In a recent podcast episode on NPS I Love You, Ben Winn and I discussed a framework for accelerating your impact at work rooted in being vulnerable. Since the podcast launched, we’ve been overwhelmed by the positive reception we received and the eagerness from many to learn more about how to find comfort in being vulnerable, the importance of trust, how trust leads to more effective communication, and how—ultimately—this all combined drives impactful outcomes for you personally and professionally.
We call this the "Feelings Flywheel." The purpose of this blog post is to dive deeper into each section of the flywheel and hopefully provide some tactical advice to get you starting to spin this flywheel for yourself.
Each of these elements, when properly leveraged, has clear benefits. However each has its own set of unique challenges as well. I will explore each of these in the sections below, and if you have questions or comments, I invite you to tag us on Linkedin or Twitter so that our team can respond to you and the broader community can benefit from your thoughts.
Being vulnerable in the workplace means showing your true authentic self. Your beliefs, your feelings, your experiences. You don’t mask who you are or what you believe in to cater to an audience. You don’t alter who you are with the intent of enhancing one's perception of you (you’re perfect! You always get it right). You communicate your shortcomings as a sign of strength and self-awareness and aren’t controlled by fear to avoid sharing this with others.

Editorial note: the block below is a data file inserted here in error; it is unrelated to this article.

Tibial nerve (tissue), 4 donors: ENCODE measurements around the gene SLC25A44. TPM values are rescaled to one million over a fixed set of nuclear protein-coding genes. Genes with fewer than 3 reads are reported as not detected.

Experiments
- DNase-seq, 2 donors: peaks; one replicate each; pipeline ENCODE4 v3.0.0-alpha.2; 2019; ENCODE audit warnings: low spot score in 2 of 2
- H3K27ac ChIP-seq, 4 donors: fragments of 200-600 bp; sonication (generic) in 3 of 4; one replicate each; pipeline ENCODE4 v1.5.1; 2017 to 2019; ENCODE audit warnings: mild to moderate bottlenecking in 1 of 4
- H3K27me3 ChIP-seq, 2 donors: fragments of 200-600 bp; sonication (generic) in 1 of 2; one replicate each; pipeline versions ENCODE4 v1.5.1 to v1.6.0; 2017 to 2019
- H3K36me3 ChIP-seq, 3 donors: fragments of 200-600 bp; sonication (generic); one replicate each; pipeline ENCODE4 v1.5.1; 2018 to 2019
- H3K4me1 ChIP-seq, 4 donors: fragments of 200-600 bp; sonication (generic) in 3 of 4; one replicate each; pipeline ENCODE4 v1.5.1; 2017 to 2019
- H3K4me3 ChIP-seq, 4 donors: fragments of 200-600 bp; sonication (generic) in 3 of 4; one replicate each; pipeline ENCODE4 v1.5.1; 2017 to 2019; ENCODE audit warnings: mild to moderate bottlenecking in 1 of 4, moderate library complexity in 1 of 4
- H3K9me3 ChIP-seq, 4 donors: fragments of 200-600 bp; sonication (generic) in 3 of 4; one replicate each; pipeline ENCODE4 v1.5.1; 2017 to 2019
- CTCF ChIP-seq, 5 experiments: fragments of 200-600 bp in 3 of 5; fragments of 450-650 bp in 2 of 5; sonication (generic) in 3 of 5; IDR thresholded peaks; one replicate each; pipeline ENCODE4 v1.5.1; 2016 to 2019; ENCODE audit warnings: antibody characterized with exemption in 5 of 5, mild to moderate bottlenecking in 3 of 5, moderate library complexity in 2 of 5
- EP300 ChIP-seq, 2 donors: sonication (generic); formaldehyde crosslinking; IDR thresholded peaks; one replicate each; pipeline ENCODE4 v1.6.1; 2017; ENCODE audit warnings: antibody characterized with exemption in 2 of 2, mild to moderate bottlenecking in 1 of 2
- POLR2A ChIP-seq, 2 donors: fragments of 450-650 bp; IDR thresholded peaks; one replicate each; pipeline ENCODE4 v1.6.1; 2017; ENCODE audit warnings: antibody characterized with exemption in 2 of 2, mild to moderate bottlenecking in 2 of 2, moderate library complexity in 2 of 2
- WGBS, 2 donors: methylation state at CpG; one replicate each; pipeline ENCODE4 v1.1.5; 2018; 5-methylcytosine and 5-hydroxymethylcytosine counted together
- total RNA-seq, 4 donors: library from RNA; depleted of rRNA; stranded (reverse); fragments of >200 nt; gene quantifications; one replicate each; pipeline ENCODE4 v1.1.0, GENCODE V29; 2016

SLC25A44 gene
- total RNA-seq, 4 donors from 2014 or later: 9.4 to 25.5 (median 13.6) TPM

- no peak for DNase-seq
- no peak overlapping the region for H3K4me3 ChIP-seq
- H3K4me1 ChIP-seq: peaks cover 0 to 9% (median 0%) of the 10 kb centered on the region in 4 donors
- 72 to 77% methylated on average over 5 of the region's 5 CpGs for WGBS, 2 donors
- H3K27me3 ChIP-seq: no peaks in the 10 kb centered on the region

Like communication in general, the timing of when you choose to be vulnerable can be impactful. Dropping some vulnerability bomb out of context unrelated to the topic at hand is going to be a miss. Listen to the others around you. Intently hear what they’re saying, how they’re feeling and then ask yourself whether there is any common ground or experience you can share that feels relatable. It’s not about shifting the narrative to be about you. It’s about helping others feel like they’re not alone, inspiring them by sharing insights on how you managed to push through and letting them know you’re there to support.
Take yourself out of your “work” mindset for a moment and challenge yourself to think of a time you were vulnerable with a friend or family member. What was that experience like for you? For them? What did you learn from it? What gave you the courage to be vulnerable in that moment? How did you feel afterwards?
Now, think of a time you had the opportunity to be vulnerable at work. Why did you choose not to be vulnerable? What lessons could you have applied from above to dig deep and find the courage in that moment?
Set an intention that the next time you’re in a work setting and feel an opportunity to be vulnerable, you’ll share more than you may have been comfortable to do so in the past.
As an example, you may be feeling really overwhelmed at the moment, low energy and having a hard time focusing. Don’t be afraid to share this with a colleague. You could say: